Manchester's 1828 Musical Festival: Provenance, Planning and Performance

Busk, Michael John (2023). Manchester's 1828 Musical Festival: Provenance, Planning and Performance. PhD thesis The Open University.



During the final three decades of the eighteenth century, Manchester, along with many other towns and cities, was host to periodic musical festivals. These festivals, frequently spread over three days, usually consisted of concerts of sacred music in the late mornings followed by miscellaneous, mainly secular, concerts in the evenings, and often incorporated an assembly or ball on one or more of the evenings. In Manchester such festivals were organised by members of the Gentlemen’s Concert, an elite music society. Despite a downturn in the frequency of these festivals during more than twenty years of wars with France, there was a resurgence almost everywhere after 1814, but not in Manchester until 1828. This thesis examines possible causes for this extended hiatus in the musical life of Manchester and postulates a new cause-and-effect argument for why it occurred.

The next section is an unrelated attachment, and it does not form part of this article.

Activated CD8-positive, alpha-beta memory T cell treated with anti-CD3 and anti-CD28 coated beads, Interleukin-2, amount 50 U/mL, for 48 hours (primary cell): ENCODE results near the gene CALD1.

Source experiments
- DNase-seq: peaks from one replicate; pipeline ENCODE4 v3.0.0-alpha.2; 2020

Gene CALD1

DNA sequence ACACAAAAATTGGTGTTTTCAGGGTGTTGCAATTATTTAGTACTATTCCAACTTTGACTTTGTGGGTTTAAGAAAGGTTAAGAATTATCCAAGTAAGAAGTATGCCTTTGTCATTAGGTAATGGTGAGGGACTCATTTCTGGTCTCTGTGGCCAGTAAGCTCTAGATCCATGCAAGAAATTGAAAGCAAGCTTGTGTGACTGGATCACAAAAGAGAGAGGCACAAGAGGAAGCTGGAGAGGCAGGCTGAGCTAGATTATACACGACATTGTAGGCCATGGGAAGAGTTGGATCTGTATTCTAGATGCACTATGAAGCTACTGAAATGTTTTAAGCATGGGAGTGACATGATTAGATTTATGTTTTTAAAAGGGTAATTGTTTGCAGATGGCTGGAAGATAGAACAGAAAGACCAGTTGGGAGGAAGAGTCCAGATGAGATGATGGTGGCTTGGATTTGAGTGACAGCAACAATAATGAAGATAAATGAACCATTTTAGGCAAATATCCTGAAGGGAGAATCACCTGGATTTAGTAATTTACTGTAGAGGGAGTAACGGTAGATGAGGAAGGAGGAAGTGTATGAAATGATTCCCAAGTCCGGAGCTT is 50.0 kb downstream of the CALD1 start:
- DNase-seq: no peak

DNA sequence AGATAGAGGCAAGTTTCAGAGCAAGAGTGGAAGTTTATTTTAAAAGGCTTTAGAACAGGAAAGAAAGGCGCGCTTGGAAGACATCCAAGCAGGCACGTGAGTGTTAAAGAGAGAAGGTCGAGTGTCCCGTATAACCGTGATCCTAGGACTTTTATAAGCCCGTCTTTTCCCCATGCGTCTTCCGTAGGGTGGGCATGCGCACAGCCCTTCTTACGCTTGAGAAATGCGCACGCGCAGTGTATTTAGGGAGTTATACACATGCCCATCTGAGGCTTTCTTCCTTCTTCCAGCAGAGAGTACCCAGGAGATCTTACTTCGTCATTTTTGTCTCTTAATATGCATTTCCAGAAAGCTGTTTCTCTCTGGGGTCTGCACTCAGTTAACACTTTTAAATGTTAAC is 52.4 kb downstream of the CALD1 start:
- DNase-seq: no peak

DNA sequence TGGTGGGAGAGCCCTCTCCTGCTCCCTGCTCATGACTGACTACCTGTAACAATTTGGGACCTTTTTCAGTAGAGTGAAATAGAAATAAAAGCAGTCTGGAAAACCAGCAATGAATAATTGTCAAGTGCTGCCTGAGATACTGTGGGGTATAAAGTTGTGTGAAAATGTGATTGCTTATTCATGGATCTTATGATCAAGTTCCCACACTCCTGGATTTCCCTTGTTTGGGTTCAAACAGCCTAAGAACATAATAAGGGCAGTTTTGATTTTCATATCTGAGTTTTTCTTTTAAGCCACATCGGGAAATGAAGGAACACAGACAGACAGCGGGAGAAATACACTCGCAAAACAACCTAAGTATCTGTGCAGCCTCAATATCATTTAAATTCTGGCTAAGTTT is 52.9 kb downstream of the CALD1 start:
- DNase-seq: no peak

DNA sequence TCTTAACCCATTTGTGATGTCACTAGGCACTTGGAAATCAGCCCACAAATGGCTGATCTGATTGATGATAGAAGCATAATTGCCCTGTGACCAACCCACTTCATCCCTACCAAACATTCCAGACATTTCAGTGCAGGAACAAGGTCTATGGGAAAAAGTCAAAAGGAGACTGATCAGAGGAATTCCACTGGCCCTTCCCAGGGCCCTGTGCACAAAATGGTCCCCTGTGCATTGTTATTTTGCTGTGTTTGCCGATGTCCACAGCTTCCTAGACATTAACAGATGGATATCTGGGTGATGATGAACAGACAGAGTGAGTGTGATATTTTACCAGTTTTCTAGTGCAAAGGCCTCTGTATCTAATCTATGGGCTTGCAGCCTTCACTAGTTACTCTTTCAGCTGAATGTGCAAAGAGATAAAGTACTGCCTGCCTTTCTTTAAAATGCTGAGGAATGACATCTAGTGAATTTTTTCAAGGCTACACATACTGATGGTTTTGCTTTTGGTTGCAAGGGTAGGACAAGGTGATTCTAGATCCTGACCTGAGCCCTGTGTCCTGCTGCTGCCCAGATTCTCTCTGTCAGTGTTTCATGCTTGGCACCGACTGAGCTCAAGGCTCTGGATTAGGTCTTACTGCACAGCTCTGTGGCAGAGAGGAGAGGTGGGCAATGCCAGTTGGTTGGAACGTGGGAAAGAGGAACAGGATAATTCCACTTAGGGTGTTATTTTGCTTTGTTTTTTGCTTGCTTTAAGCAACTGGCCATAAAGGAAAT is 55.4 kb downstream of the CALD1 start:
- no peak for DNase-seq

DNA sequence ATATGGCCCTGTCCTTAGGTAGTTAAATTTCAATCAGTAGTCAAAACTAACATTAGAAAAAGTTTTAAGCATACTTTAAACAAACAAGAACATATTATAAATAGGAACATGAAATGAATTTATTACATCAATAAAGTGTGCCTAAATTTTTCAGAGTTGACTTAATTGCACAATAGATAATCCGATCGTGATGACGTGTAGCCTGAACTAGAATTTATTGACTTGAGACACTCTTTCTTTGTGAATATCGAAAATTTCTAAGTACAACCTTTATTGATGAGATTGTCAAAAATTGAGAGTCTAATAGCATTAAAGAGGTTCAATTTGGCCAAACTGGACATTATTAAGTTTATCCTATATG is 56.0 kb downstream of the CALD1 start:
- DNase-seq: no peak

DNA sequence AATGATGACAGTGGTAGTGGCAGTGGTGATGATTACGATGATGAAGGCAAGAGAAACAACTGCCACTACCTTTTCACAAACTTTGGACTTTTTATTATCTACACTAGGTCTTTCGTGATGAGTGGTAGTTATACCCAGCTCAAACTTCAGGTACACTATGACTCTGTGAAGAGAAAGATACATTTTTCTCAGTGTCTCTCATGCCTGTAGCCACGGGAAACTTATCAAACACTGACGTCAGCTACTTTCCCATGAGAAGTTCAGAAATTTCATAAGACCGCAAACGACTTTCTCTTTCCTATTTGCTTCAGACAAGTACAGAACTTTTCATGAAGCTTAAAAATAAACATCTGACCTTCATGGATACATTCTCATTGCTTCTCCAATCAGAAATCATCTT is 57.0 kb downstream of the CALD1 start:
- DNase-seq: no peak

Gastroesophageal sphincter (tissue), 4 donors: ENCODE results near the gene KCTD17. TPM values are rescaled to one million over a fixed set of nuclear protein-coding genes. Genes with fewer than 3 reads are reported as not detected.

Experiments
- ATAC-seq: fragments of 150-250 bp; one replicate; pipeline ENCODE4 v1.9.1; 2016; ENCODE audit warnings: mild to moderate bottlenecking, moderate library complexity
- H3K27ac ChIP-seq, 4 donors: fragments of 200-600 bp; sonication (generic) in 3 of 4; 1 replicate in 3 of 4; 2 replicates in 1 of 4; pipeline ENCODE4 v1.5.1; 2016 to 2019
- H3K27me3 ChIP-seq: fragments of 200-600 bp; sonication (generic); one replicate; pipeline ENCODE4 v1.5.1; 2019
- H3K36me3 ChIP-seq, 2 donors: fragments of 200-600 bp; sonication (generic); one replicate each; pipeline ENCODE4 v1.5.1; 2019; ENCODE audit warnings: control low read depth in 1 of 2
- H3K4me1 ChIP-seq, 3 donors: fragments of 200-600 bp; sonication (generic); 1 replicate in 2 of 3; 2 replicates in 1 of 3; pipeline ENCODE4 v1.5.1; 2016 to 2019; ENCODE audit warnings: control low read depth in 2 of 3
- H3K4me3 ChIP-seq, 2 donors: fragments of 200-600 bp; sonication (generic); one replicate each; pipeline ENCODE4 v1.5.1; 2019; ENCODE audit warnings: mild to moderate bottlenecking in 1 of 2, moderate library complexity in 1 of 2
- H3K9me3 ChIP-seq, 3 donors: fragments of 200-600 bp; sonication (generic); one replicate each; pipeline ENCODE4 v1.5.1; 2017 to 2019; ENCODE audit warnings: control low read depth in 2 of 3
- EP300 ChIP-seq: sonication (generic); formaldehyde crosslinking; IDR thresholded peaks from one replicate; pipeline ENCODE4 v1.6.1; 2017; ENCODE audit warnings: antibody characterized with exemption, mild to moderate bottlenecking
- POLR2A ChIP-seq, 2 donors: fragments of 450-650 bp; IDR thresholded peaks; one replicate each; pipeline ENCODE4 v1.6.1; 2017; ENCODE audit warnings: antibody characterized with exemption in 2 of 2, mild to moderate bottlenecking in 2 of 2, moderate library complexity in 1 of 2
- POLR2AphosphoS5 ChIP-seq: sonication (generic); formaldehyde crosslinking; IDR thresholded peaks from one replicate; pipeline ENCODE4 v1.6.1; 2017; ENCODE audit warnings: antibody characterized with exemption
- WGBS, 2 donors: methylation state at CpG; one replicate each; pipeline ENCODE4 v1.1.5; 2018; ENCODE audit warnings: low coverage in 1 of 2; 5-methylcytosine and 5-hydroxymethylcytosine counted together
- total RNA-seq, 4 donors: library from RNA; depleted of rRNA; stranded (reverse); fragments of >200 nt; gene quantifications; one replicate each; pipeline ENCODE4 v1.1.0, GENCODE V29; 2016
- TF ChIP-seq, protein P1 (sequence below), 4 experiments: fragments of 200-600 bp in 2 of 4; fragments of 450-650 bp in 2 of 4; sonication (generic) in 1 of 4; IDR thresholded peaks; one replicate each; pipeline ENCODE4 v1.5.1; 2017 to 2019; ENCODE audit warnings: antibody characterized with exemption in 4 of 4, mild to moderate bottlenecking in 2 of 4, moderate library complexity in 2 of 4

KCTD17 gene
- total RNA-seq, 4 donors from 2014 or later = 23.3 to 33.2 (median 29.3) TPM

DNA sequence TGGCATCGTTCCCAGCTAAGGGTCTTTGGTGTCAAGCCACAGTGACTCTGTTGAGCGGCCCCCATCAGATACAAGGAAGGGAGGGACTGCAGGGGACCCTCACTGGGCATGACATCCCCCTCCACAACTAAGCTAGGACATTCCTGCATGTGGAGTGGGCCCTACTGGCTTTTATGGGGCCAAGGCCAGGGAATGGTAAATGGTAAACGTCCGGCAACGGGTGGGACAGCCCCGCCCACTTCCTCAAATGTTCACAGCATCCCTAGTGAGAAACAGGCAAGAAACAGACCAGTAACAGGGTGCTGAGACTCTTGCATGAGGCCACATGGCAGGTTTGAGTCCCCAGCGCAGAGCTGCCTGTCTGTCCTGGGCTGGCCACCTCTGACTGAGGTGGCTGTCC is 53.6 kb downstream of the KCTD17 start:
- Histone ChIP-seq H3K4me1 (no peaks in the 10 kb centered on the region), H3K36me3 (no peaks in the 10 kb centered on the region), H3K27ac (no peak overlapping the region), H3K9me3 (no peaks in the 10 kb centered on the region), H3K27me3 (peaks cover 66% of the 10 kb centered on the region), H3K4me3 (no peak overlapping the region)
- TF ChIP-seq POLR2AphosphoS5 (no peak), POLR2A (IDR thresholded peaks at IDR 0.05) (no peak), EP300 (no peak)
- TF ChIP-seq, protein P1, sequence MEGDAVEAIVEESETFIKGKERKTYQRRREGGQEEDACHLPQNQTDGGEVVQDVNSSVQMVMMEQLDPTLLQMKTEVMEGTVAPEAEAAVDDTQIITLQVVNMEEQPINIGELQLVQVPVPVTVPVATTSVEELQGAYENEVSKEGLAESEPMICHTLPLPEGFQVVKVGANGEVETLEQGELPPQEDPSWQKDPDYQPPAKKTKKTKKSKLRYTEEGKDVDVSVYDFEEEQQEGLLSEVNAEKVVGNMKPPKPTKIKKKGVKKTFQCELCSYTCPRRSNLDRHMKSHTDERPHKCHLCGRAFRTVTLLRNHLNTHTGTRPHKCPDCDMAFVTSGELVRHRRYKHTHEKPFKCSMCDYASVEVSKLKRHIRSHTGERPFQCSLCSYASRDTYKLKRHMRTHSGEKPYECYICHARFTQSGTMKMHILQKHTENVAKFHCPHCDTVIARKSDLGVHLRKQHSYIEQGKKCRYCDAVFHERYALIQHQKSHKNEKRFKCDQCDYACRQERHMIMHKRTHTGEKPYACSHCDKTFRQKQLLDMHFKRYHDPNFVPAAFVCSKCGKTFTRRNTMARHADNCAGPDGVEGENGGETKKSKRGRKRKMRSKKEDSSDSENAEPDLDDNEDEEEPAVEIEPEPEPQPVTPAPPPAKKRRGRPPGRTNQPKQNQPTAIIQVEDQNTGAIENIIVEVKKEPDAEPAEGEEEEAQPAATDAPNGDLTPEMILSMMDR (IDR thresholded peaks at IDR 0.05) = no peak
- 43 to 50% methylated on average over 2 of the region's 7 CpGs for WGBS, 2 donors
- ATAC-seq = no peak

The second major thread of the thesis, occupying the greater portion of the narrative, is a detailed examination of how a cohort of Manchester townsfolk organised the town’s first musical festival of the nineteenth century in 1828. This examination shows that the people who made all the necessary arrangements for the festival were generally also engaged in business of some form in the town, but the gentlemen they invited to be nominated as patrons generally came from beyond the town’s boundaries. An analysis of the full concert programme for Manchester’s festival shows that it is largely independent of programmes performed elsewhere (Derby and York) in the same year, whilst retaining a predominantly conservative approach to repertoire. Finally the adaptation of various premises for use in the festival is examined, and the fancy-dress ball, held at the end of the festival week, is shown to have been greater than any that preceded it, anywhere in Europe.

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